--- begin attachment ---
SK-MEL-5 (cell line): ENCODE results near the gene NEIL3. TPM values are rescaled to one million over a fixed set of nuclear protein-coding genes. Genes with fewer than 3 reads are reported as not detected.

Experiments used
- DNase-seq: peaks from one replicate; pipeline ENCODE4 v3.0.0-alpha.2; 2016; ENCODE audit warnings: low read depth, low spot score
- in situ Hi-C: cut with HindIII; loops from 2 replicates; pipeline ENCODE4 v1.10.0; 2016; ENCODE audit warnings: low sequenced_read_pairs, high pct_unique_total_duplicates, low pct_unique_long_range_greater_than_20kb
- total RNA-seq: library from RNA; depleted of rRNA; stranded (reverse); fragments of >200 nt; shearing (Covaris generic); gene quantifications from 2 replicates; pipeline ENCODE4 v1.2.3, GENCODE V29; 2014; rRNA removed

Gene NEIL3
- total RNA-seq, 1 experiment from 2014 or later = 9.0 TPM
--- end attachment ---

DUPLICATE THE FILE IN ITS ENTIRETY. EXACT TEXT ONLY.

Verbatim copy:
SK-MEL-5 (cell line): ENCODE results near the gene NEIL3. TPM values are rescaled to one million over a fixed set of nuclear protein-coding genes. Genes with fewer than 3 reads are reported as not detected.

Experiments used
- DNase-seq: peaks from one replicate; pipeline ENCODE4 v3.0.0-alpha.2; 2016; ENCODE audit warnings: low read depth, low spot score
- in situ Hi-C: cut with HindIII; loops from 2 replicates; pipeline ENCODE4 v1.10.0; 2016; ENCODE audit warnings: low sequenced_read_pairs, high pct_unique_total_duplicates, low pct_unique_long_range_greater_than_20kb
- total RNA-seq: library from RNA; depleted of rRNA; stranded (reverse); fragments of >200 nt; shearing (Covaris generic); gene quantifications from 2 replicates; pipeline ENCODE4 v1.2.3, GENCODE V29; 2014; rRNA removed

Gene NEIL3
- total RNA-seq, 1 experiment from 2014 or later = 9.0 TPM